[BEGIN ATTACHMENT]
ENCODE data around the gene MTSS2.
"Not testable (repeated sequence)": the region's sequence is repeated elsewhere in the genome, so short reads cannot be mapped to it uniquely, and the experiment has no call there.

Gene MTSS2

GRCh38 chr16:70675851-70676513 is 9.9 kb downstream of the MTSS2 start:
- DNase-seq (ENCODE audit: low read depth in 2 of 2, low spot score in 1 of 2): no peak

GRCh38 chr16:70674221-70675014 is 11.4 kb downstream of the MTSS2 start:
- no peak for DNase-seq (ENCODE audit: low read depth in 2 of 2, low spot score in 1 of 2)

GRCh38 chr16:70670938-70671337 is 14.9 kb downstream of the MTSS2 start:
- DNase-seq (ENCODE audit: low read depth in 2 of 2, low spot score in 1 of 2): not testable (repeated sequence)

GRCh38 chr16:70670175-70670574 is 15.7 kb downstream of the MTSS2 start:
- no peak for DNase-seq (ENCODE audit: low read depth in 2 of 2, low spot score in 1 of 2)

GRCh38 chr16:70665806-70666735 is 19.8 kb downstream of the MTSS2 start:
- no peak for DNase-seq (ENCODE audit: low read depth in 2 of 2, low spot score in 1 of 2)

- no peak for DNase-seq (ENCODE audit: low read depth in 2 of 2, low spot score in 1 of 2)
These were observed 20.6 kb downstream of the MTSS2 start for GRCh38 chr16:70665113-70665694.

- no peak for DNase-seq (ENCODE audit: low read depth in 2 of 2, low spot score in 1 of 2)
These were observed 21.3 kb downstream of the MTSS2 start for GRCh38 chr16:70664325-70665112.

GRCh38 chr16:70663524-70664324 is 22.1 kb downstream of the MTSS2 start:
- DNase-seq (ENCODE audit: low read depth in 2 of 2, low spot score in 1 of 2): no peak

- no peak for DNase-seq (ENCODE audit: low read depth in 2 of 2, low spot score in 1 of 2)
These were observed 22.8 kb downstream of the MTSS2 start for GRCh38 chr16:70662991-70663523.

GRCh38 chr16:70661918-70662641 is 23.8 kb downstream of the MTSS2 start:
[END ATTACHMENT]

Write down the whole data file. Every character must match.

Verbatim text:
ENCODE data around the gene MTSS2.
"Not testable (repeated sequence)": the region's sequence is repeated elsewhere in the genome, so short reads cannot be mapped to it uniquely, and the experiment has no call there.

Gene MTSS2

GRCh38 chr16:70675851-70676513 is 9.9 kb downstream of the MTSS2 start:
- DNase-seq (ENCODE audit: low read depth in 2 of 2, low spot score in 1 of 2): no peak

GRCh38 chr16:70674221-70675014 is 11.4 kb downstream of the MTSS2 start:
- no peak for DNase-seq (ENCODE audit: low read depth in 2 of 2, low spot score in 1 of 2)

GRCh38 chr16:70670938-70671337 is 14.9 kb downstream of the MTSS2 start:
- DNase-seq (ENCODE audit: low read depth in 2 of 2, low spot score in 1 of 2): not testable (repeated sequence)

GRCh38 chr16:70670175-70670574 is 15.7 kb downstream of the MTSS2 start:
- no peak for DNase-seq (ENCODE audit: low read depth in 2 of 2, low spot score in 1 of 2)

GRCh38 chr16:70665806-70666735 is 19.8 kb downstream of the MTSS2 start:
- no peak for DNase-seq (ENCODE audit: low read depth in 2 of 2, low spot score in 1 of 2)

- no peak for DNase-seq (ENCODE audit: low read depth in 2 of 2, low spot score in 1 of 2)
These were observed 20.6 kb downstream of the MTSS2 start for GRCh38 chr16:70665113-70665694.

- no peak for DNase-seq (ENCODE audit: low read depth in 2 of 2, low spot score in 1 of 2)
These were observed 21.3 kb downstream of the MTSS2 start for GRCh38 chr16:70664325-70665112.

GRCh38 chr16:70663524-70664324 is 22.1 kb downstream of the MTSS2 start:
- DNase-seq (ENCODE audit: low read depth in 2 of 2, low spot score in 1 of 2): no peak

- no peak for DNase-seq (ENCODE audit: low read depth in 2 of 2, low spot score in 1 of 2)
These were observed 22.8 kb downstream of the MTSS2 start for GRCh38 chr16:70662991-70663523.

GRCh38 chr16:70661918-70662641 is 23.8 kb downstream of the MTSS2 start: